Isaac Rosenfeld Biography


The title of Isaac Rosenfeld’s only published novel, Passage from Home, is emblematic of his life and career. Rosenfeld was always in passage from a starting point which he ultimately rejected but for which he could find no meaningful substitute. Like Albert Camus, and like his friend and fellow Chicagoan Saul Bellow, Rosenfeld sought answers to questions about how to live in a world devoid of meaning.

Rosenfeld was born into a middle-class Jewish family in Chicago in 1918, and although he rejected Judaism, the experience of Jewish life remained a backdrop to his writings. His concerns mirror those of several other Jewish writers, particularly Sholom Aleichem and Franz Kafka. In 1941 Rosenfeld earned a master’s degree in literature at the University of Chicago and then moved to New York to pursue a doctorate at New York University. He married his wife, Vasiliki, that same year and quickly became a part of the intellectual subculture of Greenwich Village. He began to publish and became an assistant editor of The New Republic while also contributing to other left-wing and Jewish publications such as Commentary, The Nation, The Kenyon Review, and Partisan Review. Many of the stories and essays he wrote for these periodicals are reprinted in the two posthumous collections, Alpha and Omega (short stories) and An Age of Enormity (essays). In 1943 Rosenfeld left his position at The New Republic and took a job on a barge in New York Harbor. While he did not abandon the Greenwich Village society of which he was one of the leading lights, during this period Rosenfeld came close to embracing Wilhelm Reich’s theories; Reich held that the ills of modern society are traceable to sexual repression.

In the early 1950’s Rosenfeld moved to the Midwest again and taught at the University of Minnesota. He continued a pattern of disengagement by resigning that position and returning to Chicago, where he became an instructor of literature at the University of Chicago. By this time he was the father of two children but had divorced his wife. Rosenfeld...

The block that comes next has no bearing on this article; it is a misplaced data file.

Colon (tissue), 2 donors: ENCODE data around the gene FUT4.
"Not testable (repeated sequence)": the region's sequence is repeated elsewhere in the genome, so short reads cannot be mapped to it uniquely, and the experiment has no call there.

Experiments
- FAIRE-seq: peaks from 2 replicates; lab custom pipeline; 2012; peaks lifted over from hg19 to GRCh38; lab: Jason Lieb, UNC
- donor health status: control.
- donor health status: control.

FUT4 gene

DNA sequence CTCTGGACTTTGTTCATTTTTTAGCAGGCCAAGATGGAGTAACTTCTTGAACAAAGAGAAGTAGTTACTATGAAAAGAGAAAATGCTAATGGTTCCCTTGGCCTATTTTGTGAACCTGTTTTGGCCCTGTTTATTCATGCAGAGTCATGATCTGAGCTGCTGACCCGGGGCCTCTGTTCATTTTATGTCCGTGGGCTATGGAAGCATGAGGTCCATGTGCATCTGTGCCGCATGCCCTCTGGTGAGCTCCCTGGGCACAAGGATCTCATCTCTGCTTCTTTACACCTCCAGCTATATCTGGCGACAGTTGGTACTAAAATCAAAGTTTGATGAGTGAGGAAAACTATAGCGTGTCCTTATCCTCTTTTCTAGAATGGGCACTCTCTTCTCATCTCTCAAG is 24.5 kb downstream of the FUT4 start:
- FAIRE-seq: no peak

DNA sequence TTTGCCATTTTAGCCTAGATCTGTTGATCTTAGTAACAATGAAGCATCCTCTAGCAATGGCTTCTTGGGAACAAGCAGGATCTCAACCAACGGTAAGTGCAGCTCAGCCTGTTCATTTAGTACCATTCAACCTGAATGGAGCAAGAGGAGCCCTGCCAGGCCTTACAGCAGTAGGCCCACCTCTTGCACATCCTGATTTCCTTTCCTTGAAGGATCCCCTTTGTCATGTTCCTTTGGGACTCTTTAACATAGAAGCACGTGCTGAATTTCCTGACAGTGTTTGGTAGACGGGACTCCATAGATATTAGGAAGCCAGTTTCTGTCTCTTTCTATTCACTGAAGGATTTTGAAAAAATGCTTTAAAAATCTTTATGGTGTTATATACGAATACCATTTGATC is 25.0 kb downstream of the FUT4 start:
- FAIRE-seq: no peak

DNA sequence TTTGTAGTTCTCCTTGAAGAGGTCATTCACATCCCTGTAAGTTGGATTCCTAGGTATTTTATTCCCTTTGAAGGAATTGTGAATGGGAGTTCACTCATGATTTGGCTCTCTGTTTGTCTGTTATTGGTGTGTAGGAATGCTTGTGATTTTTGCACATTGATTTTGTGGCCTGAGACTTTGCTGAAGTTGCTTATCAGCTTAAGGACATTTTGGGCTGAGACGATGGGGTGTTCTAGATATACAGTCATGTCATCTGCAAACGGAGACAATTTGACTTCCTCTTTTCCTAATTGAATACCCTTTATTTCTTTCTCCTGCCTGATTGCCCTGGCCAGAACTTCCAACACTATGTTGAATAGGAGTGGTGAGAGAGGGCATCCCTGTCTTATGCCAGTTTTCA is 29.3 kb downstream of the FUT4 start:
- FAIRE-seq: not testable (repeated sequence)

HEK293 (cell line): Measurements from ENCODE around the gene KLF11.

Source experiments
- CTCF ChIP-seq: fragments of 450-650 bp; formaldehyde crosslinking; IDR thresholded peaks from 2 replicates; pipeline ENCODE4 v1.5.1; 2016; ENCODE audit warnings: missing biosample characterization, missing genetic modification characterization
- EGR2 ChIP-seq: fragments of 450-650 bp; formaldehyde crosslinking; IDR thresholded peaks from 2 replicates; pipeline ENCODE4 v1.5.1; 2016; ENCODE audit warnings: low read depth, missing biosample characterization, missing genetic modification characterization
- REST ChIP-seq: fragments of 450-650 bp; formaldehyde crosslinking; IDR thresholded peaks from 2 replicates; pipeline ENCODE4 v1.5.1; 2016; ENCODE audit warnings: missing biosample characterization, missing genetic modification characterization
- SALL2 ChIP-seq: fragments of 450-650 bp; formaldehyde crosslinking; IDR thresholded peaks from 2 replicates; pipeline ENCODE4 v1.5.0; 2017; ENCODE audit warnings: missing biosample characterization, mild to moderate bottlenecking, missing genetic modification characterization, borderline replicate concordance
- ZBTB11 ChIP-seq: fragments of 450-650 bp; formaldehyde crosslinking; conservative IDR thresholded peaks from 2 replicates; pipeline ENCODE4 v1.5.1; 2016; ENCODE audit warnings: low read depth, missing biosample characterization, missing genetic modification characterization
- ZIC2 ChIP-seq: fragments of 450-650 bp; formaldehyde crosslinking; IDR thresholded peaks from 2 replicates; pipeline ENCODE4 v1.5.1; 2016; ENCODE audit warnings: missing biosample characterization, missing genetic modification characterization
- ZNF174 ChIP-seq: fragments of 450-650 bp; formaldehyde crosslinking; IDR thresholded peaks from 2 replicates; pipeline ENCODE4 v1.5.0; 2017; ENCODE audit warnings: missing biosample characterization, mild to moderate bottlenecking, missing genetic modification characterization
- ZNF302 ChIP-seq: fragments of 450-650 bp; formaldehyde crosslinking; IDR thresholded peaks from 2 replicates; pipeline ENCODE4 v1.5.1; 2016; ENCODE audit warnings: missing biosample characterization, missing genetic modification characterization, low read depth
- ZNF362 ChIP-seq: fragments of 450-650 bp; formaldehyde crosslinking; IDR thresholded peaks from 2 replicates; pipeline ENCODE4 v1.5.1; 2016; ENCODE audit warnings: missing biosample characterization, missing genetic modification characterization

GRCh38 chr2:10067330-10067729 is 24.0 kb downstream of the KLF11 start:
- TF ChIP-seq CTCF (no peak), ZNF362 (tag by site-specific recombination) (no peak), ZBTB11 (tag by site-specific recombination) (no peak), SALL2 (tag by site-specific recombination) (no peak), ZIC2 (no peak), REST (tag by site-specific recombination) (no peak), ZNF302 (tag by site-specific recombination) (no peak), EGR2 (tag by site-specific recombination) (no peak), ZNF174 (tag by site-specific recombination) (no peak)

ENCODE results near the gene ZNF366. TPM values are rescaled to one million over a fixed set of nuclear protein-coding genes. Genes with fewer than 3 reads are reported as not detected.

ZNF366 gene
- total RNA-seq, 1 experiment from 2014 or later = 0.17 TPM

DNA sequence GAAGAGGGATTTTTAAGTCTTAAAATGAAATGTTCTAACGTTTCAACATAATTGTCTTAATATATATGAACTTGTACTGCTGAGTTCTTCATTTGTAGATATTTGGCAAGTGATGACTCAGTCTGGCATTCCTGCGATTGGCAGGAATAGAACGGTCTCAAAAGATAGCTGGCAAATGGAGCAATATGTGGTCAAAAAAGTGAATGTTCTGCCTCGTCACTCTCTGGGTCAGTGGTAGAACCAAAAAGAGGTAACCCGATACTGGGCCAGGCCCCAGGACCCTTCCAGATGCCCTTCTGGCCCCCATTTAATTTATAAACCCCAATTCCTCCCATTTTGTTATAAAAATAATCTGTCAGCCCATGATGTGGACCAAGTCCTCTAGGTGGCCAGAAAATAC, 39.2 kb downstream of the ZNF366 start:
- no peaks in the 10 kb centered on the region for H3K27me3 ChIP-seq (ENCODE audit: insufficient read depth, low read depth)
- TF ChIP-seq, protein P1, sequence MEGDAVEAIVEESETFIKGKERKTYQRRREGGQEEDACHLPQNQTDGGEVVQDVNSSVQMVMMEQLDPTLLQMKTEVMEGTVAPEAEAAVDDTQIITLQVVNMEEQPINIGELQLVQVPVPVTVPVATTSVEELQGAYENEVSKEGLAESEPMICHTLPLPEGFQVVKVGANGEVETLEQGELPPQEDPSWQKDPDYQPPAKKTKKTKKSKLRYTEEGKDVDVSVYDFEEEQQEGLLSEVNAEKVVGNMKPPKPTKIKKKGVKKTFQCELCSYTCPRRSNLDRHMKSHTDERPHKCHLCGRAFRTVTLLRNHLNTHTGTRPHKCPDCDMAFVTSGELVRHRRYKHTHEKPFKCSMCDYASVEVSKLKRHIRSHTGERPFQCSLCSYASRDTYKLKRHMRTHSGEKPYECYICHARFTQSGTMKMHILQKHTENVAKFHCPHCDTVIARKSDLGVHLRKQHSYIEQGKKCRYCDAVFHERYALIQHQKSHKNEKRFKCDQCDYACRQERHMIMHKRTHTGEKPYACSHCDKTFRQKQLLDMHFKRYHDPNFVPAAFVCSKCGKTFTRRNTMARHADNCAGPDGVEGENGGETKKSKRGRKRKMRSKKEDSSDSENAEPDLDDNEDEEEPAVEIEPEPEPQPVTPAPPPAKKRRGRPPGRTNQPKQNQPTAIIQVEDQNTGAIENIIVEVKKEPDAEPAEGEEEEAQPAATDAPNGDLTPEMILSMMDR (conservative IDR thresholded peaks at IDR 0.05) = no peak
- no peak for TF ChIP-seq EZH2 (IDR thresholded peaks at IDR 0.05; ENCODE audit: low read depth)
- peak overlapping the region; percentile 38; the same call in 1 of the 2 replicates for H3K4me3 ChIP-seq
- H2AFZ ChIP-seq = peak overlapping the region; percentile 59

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Atlas, James. “Golden Boy.” The New York Review of Books, June 29, 1989. A good biographical sketch.

Cronin, Gloria L., Blaine H. Hall, and Connie Lamb. Jewish American Fiction Writers: An Annotated Bibliography. New York: Garland, 1991. Includes an eleven-page section on Rosenfeld.

Greenspan, Ezra. The “Schlemiel” Comes to America. Metuchen, N.J.: Scarecrow Press, 1983. Rosenfeld receives significant discussion in this examination of Yiddish literature.

Kazin, Alfred. “Midtown and the Village.” Harper’s Magazine, January, 1971. Kazin gives an account of Rosenfeld’s New York days in the early 1940’s at The New Republic.

Shechner, Mark. The Conversion of the Jews, and Other Essays. New York: St. Martin’s Press, 1990. Offers a fourteen-page discussion of Rosenfeld.

Shechner, Mark. “Isaac Rosenfeld’s World.” Partisan Review 43 (1976). An excellent overview of Rosenfeld’s work.

Solotaroff, Theodore. “Isaac Rosenfeld: The Human Use of Literature.” Commentary 33 (1962). Provides an account of Rosenfeld’s life as well as a critical appraisal of his works. This article also appears, in a slightly different form, as “The Spirit of Isaac Rosenfeld” in Solotaroff’s collection of essays The Red Hot Vacuum (1970).